2. Consider the power of the continuation bet. Had he simply pushed out a stack of, say, $50 when both opponents checked to him on the flop, he would have seen two folds followed by the dealer pushing the pot his way. I would have concluded that he had aces or kings, and I suspect that both PL and Terry would have done the same.

3. The third lesson is about a very specific but useful tell. Note that I said he rechecked his hole cards after the second spade hit. What I didn't tell you was that on two previous occasions I had seen him do the same thing.

The first was soon after I joined the table. I bought the button, paid a little more to call a small raise, and was pleased to see a flop of K-8-8 (with two hearts), which nicely fit my 8-9 in the hole. I bet, original raiser folded, Seat 1 called. He clearly had either a king, an 8, or a flush draw. The turn was another heart. Before I acted, I noticed that he rechecked his hole cards. Aha! That strongly suggested that he had not had a flush draw that had just come in.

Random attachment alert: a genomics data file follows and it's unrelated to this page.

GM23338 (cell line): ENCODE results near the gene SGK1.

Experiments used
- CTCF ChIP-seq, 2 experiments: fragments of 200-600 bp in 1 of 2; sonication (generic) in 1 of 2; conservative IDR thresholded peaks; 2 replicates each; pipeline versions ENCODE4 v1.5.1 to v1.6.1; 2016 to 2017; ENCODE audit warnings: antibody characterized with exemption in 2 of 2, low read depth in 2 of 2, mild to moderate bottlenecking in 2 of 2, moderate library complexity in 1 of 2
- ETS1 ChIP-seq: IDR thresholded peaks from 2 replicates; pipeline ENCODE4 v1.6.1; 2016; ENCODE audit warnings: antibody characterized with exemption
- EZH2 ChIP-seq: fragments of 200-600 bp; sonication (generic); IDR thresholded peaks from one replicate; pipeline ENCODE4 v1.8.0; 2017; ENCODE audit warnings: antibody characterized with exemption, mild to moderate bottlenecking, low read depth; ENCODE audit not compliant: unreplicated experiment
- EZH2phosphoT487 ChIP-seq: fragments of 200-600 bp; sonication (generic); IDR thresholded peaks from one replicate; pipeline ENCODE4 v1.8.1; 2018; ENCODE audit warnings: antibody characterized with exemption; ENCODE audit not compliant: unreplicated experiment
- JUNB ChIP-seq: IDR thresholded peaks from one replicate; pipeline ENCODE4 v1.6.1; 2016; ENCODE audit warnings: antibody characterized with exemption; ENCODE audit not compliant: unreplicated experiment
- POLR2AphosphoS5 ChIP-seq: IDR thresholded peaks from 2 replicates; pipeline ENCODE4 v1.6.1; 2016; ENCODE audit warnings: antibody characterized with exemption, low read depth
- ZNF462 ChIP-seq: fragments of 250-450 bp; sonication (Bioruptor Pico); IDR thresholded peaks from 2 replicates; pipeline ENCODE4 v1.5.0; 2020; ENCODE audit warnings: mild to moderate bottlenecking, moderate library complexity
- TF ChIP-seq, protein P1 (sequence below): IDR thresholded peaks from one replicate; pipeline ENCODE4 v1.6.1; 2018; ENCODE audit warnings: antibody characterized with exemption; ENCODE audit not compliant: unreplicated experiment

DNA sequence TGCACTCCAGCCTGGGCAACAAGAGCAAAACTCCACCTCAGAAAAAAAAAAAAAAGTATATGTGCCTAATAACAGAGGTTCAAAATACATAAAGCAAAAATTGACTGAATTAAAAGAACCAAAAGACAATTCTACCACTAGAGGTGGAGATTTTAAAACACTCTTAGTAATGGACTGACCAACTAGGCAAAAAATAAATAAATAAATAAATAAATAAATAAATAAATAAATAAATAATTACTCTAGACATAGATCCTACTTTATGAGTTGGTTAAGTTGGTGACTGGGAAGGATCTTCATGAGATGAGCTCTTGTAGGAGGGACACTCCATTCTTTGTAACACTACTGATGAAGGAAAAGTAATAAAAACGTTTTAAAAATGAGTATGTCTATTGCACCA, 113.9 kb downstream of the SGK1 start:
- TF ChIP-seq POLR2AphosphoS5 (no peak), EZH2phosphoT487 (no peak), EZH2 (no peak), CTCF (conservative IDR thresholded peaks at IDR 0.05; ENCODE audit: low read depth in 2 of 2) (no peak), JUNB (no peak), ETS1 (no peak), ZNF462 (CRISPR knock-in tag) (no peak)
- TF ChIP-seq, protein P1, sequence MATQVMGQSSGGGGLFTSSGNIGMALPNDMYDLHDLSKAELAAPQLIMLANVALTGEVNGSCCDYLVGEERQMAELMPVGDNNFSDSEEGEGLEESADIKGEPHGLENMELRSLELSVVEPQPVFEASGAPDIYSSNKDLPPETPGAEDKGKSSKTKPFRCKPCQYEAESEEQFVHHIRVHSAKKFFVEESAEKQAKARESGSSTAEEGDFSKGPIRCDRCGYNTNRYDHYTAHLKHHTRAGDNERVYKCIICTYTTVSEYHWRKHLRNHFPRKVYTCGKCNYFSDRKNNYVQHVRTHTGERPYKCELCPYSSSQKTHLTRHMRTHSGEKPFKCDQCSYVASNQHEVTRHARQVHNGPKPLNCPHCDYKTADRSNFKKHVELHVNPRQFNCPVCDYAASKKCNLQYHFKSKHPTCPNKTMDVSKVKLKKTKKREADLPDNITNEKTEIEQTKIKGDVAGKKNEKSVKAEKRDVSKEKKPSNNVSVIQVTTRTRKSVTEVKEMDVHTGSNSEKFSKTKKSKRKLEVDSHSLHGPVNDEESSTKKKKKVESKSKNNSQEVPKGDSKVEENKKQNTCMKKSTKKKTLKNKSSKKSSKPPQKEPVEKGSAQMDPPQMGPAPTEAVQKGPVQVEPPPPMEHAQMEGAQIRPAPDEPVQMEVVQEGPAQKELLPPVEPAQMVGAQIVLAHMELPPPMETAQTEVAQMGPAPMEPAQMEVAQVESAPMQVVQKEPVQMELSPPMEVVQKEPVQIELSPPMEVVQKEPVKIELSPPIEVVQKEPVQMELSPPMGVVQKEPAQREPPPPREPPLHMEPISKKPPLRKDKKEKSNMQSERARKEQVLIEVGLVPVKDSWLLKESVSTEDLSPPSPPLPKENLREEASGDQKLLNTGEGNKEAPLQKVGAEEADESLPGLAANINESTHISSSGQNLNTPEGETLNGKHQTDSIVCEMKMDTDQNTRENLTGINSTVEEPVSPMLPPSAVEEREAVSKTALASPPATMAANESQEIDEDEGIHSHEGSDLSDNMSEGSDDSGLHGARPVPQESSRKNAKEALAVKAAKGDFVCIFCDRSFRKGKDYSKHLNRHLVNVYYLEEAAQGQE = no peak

Here's why. Most recreational players don't memorize the suits of their cards. They retain a visual memory that they have either two red cards, two black cards, or one red and one black, but they don't know the suits with any confidence. If he had had two red cards, he would have rechecked them on the flop to see if he had a flush draw before deciding whether to call. But he didn't. He only rechecked them on the turn, suggesting that he had one red card and one black card, and wanted to see if he now had a backdoor flush draw that he might make on the river.

I had been planning to check if a heart hit, thinking that the draw was his most likely hand, but when I saw him check his cards again, that changed my mind. I bet and he folded. I think he probably had a king and nothing else.

A while later, PL had been in a hand with him in which she similarly had to decipher whether he had a flush, but again he didn't check his cards until the third spade came, implying that he did not have a made flush at that point. I don't remember enough details of that hand to recount it, and we didn't see his cards, but his subsequent fold again proved that he did not have a flush.

In the hand that is the subject of this post, his check of his hole cards on the turn implied that he had two black cards, though if a third spade had hit the river, it would have been difficult to know whether he had seen two spades or a spade and a club.